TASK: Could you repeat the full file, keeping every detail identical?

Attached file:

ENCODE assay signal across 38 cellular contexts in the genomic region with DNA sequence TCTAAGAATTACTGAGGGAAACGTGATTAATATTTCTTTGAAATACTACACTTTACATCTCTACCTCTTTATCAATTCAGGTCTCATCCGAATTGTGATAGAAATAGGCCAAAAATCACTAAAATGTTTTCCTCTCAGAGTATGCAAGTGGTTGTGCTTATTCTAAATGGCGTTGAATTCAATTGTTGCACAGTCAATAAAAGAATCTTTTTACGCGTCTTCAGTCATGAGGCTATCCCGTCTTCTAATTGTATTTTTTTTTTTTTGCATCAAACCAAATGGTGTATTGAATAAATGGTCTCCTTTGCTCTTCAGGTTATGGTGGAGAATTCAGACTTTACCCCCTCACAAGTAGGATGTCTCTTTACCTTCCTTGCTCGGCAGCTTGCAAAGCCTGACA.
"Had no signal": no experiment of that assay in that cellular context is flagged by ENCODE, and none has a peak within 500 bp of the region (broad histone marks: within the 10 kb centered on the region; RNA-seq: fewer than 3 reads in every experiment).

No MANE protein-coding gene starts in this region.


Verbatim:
ENCODE assay signal across 38 cellular contexts in the genomic region with DNA sequence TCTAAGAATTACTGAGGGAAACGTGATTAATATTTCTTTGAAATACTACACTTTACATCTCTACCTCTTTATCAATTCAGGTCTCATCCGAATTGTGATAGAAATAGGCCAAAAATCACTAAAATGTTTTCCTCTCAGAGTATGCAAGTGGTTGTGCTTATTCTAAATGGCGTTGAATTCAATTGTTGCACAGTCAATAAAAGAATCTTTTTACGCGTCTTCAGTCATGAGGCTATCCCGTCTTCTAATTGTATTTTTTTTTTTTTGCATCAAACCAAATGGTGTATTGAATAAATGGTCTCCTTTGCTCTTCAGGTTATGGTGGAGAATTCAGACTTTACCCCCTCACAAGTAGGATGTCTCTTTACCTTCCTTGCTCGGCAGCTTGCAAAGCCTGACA.
"Had no signal": no experiment of that assay in that cellular context is flagged by ENCODE, and none has a peak within 500 bp of the region (broad histone marks: within the 10 kb centered on the region; RNA-seq: fewer than 3 reads in every experiment).

No MANE protein-coding gene starts in this region.